When Nigel was seven, seven years ago, he really started talking. He had some speech prior to that year, but it was mostly echolalia and scripting (a term which wasn’t used much then). He would occasionally string up to four words together to communicate, but he had trouble with syntax and pronouns, verb tenses, etc. When he was seven, something clicked. He got an itch. He started stringing together more than four words spontaneously, his syntax and verb tenses began improving, and his echolalia decreased. It was remarkable. Of course, his tone was characteristically flat and downright stoic, but that was okay. It was definitely okay with me.  I figured he would always talk that way, and that was fine.

And now, seven years later, the inflection surfaces. On appropriate words, even. I am so loving this – this unexpected gift. Some seven-year-itches can be good.


I feel like whispering this.

Last night, as I was getting ready to post what I wrote yesterday about Nigel not being able to understand someone else’s viewpoint, he came into my office. He had a pencil drawing of himself with one arm outstretched, reaching upwards to a star that emanated beams of light. Here is what he said:

“This is a poster idea for a movie that I’m going to be in. It’s called The Movie Traveler. I am live-action, and I go into the land of Disney animated movies to be their guardian, because they’ve been searching for one for 40 years. And I help them. In the end I realize that other people are just as important as me. That without them, I am nothing. In order to save myself, I have to save both dimensions.”

I had him repeat those last few sentences so that I could get it all down. Maybe I’m reaching here. Maybe I’m reading too much into what he said. Maybe some lines are from a movie he recently watched. But I can’t help thinking that the fact that he said it is a step in the right direction. And “both dimensions”? To me that’s like the autistic mind and the non-autistic mind. He wants to “save” both. Affirm the importance of both. Maybe even try to understand both. Am I grasping?

It reminds me of the first few years after his diagnosis, when I grasped at therapies, books, treatments, supplements – anything I thought would help. And some of it did, immensely. Now, years later, when he takes these steps, I grasp at them. Because it seems like he’s reaching when he says these things. And if he is, I want to make sure I’m there, meeting him half-way. And if he’s not, I’ll be there anyway.

The Good Stuffing

Someone found this website yesterday by searching “autism + stuffed animals,” and I am not surprised. I’m sure I’ve previously made several references to Nigel having stuffed animals (yes, I just checked – mentioned in general on three posts), but I’ve never written about how attached he really is to them. And, I would venture to guess, he’s not alone in that.

I bought him his first stuffed animal when he was in utero. It was a 15-inchTigger, and he still has it, fourteen years later. A good portion of the stuffed animals he has amassed over the years are specific characters, including Kermit, Simba, ET, Gizmo, Mrs. Brisby from The Secret of Nimh (made with love by Grandma), Otis from Milo & Otis, Harry Potter (yes, a stuffed Harry Potter), and Kuzco in llama form (from The Emperor’s New Groove). Nigel also has a plethora of non-specific stuffed wild animals, including two bald eagles (one 18 inches, one 6), a fox, a wolf, a squirrel, an otter, a capuchin monkey, a mountain lion, a coyote, a bison, a tiger, a mammoth, and at least a dozen bears. The boy loves bears. In fact, he loves all of his stuffed animals. He loves them so much that every year when we attempt to purge his room of things that he has “outgrown,” he refuses to give up any of them.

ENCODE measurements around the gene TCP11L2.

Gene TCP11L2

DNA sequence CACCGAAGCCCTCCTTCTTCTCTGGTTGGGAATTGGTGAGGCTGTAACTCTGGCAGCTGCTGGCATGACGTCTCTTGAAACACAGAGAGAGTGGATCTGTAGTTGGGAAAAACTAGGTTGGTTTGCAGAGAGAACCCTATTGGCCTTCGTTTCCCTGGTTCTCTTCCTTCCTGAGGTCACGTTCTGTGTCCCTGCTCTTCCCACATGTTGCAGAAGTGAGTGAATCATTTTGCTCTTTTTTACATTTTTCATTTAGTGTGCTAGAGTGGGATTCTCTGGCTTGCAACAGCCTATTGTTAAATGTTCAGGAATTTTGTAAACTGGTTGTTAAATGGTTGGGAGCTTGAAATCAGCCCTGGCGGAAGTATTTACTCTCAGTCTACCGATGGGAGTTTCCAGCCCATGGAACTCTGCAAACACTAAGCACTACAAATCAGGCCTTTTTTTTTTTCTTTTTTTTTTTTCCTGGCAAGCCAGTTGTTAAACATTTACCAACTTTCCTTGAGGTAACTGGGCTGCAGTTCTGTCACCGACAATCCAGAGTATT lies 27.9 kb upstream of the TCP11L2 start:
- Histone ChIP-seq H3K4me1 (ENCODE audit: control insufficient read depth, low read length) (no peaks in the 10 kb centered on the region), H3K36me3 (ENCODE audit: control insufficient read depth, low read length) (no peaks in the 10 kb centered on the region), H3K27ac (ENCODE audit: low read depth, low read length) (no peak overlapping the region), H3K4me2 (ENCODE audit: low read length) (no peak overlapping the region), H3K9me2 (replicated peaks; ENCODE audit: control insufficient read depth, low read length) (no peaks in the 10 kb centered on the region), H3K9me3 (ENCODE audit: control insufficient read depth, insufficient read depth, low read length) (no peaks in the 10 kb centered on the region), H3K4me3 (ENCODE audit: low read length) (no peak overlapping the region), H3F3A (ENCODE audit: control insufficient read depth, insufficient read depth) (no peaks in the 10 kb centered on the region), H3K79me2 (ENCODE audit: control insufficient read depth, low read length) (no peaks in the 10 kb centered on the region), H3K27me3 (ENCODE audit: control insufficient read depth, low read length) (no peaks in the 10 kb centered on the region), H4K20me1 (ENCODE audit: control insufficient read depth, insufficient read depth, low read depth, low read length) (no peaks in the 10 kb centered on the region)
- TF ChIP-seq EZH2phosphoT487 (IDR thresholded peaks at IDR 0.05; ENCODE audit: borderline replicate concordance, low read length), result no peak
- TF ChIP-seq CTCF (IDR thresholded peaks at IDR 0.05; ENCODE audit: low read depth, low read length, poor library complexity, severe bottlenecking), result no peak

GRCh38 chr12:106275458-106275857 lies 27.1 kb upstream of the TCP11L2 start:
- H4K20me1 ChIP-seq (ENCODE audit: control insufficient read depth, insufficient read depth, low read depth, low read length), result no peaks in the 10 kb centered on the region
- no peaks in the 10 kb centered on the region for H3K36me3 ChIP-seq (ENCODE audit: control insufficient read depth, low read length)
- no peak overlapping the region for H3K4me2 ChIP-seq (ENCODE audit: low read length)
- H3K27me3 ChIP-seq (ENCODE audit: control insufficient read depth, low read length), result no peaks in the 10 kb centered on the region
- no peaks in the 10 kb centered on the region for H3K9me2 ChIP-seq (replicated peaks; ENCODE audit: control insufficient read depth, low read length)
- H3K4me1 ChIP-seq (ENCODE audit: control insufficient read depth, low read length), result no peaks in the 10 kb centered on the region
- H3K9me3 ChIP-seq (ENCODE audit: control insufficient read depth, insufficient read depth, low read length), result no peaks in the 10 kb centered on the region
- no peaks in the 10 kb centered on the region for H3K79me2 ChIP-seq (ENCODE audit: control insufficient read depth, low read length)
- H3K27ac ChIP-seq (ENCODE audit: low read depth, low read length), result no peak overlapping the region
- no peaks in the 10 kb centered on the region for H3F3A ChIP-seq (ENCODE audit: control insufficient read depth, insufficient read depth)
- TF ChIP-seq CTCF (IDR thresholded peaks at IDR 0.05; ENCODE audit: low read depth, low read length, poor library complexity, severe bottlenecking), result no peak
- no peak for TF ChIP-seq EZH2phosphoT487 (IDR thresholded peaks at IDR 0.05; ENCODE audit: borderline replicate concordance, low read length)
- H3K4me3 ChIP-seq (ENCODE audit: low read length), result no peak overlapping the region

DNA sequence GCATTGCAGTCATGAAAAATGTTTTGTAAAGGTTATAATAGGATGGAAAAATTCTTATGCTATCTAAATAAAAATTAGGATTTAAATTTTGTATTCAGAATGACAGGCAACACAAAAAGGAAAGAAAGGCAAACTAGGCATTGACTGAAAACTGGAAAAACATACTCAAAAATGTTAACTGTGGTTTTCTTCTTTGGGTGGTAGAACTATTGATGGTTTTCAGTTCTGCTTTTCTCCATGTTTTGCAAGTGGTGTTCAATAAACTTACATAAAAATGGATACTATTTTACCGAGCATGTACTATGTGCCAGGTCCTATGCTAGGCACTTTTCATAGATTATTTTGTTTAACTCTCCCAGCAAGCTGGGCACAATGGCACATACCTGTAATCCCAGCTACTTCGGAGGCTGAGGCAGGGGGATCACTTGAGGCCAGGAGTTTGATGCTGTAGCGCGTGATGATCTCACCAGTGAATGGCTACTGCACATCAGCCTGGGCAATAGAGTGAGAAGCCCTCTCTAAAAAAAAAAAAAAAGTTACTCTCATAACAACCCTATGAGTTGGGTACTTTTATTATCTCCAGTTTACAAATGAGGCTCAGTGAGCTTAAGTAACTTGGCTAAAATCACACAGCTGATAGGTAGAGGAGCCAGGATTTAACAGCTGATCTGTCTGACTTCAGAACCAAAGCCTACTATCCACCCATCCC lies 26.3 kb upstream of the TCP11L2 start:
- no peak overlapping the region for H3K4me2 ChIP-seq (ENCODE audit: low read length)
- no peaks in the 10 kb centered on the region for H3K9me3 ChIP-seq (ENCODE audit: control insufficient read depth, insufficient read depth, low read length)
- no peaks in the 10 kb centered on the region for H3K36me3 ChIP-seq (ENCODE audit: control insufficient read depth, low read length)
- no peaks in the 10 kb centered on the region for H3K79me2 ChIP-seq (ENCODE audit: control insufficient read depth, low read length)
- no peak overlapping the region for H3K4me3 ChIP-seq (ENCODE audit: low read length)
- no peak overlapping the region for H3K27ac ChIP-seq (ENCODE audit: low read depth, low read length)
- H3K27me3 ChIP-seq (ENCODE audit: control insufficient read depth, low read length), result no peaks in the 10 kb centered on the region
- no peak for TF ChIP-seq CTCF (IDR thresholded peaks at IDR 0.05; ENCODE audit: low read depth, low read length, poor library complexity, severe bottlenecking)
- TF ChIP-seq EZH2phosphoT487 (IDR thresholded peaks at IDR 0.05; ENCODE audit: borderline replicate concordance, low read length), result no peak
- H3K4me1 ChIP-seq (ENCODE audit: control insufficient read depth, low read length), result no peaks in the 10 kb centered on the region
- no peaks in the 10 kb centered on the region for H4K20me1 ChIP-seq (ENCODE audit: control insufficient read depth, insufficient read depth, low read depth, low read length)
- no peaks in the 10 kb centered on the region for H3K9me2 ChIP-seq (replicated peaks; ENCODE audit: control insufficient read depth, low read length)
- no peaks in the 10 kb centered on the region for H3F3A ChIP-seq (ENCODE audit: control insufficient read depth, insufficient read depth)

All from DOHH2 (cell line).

And so we keep adding to the collection. After all, the Tigger prompted him to do the first imaginative thing he’d ever done. I still remember the shock and joy I felt as he held Tigger at the kitchen table with him and put Tigger’s face in his bowl of frozen corn niblets, pretending to feed him. He even said, “Eat,” in his little voice. He was four years old. I’ll never get rid of Tigger. He has earned a place of honor in our home.

Nigel’s stuffed animals have also been his friends. He has acted out stories with them, talked about emotions with them, and generally been comforted by them. They have helped him to sleep and helped him to feel less lonely. So imagine my surprise when I walked into his room a few weeks ago and discovered that several of the non-specific stuffed wild animals had been gutted. He had removed their stuffing and left all the carcasses strewn across the floor of his room. I noticed that he had put all the stuffing in a soft, knit bag and pulled the drawstring closed. Curious, I asked, “Why did you do that?”

“So I could make something bigger, and it would have the good stuffing of animals I already loved.”

In case you’re wondering, he hasn’t made anything yet. But he keeps the knit bag of stuffing on his bed, waiting.